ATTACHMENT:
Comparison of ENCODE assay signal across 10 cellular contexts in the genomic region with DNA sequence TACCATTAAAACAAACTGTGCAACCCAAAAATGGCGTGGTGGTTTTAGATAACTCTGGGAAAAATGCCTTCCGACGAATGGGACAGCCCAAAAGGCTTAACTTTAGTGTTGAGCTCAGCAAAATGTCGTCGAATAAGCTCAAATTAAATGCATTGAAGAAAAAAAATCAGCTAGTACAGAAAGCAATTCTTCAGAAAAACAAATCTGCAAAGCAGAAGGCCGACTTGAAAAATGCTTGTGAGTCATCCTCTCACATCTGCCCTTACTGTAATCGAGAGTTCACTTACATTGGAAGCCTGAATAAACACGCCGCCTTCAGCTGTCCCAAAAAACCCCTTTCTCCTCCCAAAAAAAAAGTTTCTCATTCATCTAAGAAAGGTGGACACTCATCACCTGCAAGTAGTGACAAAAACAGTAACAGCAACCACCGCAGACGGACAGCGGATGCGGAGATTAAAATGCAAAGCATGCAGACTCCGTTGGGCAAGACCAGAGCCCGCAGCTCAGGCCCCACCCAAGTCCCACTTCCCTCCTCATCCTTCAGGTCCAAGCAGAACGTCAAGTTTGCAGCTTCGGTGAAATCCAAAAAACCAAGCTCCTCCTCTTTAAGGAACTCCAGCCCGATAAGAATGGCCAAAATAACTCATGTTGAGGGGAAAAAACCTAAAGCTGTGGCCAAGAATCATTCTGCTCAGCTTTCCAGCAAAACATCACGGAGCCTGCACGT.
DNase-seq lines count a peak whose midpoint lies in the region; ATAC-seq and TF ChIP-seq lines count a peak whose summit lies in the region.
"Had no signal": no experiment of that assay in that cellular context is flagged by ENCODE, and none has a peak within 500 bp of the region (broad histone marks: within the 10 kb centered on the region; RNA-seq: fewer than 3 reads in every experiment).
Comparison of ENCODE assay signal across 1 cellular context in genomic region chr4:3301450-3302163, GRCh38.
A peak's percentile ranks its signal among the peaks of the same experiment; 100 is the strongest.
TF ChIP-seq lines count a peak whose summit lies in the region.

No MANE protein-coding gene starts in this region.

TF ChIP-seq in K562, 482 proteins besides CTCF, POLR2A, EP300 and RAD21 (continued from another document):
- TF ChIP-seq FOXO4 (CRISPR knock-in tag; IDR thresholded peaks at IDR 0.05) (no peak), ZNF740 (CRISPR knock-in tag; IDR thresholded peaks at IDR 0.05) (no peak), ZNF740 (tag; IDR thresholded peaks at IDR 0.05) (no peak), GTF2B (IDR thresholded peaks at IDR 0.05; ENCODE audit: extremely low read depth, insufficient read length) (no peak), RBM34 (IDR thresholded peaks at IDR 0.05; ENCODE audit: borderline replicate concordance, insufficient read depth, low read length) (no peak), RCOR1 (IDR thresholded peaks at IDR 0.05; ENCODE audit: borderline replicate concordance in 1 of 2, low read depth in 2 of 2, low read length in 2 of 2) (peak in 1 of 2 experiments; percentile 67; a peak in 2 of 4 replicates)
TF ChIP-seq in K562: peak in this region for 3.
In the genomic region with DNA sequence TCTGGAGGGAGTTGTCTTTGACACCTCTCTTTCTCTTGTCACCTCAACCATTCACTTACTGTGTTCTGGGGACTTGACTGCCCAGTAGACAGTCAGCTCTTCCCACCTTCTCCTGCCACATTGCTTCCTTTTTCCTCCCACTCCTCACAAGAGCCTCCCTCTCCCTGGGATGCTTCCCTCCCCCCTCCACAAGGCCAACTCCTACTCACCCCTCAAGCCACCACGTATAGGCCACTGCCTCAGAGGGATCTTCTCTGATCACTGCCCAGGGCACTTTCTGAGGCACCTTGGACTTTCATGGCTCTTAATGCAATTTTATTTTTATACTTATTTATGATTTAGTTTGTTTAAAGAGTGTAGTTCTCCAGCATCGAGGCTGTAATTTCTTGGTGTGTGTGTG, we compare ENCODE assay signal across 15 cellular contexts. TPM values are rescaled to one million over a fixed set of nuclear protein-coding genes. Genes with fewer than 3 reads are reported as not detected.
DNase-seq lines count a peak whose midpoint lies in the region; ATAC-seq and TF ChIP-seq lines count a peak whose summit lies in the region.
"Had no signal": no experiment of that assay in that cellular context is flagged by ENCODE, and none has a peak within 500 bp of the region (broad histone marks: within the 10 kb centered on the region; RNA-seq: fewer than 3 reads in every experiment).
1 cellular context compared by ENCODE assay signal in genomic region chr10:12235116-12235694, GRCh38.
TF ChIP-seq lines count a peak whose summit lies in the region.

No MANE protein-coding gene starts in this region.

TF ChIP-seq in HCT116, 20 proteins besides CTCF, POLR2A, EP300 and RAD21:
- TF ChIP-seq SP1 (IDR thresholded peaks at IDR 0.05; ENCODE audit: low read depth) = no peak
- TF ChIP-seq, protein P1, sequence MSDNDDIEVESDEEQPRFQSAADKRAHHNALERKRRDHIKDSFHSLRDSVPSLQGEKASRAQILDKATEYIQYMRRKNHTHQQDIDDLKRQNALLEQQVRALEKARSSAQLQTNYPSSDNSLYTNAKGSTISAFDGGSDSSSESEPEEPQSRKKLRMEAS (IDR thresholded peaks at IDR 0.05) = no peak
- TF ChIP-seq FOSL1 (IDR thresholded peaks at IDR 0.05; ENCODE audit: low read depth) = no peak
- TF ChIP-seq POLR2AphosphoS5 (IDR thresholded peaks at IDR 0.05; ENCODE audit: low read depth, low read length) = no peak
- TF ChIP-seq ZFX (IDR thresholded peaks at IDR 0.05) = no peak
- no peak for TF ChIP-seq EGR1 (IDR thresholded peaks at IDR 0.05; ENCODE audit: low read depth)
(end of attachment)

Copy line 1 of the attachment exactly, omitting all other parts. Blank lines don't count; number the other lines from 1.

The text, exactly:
Comparison of ENCODE assay signal across 10 cellular contexts in the genomic region with DNA sequence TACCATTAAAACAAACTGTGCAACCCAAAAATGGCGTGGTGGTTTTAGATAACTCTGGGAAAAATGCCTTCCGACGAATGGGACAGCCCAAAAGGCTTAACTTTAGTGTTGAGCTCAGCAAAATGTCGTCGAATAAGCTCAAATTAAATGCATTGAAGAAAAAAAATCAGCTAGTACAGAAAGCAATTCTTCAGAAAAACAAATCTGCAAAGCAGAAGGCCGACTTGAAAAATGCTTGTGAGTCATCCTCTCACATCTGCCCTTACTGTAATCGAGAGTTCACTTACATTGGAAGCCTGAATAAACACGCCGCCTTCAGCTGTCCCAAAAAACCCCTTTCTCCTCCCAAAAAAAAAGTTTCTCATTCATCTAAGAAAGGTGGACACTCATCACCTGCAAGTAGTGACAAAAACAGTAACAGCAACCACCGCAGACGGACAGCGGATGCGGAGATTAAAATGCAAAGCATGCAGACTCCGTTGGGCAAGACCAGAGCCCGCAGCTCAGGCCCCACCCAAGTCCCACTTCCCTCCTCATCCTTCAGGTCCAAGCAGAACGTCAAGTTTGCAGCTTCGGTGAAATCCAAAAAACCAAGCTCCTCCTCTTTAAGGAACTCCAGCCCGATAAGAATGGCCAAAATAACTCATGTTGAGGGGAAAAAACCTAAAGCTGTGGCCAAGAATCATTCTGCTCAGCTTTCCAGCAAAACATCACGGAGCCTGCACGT.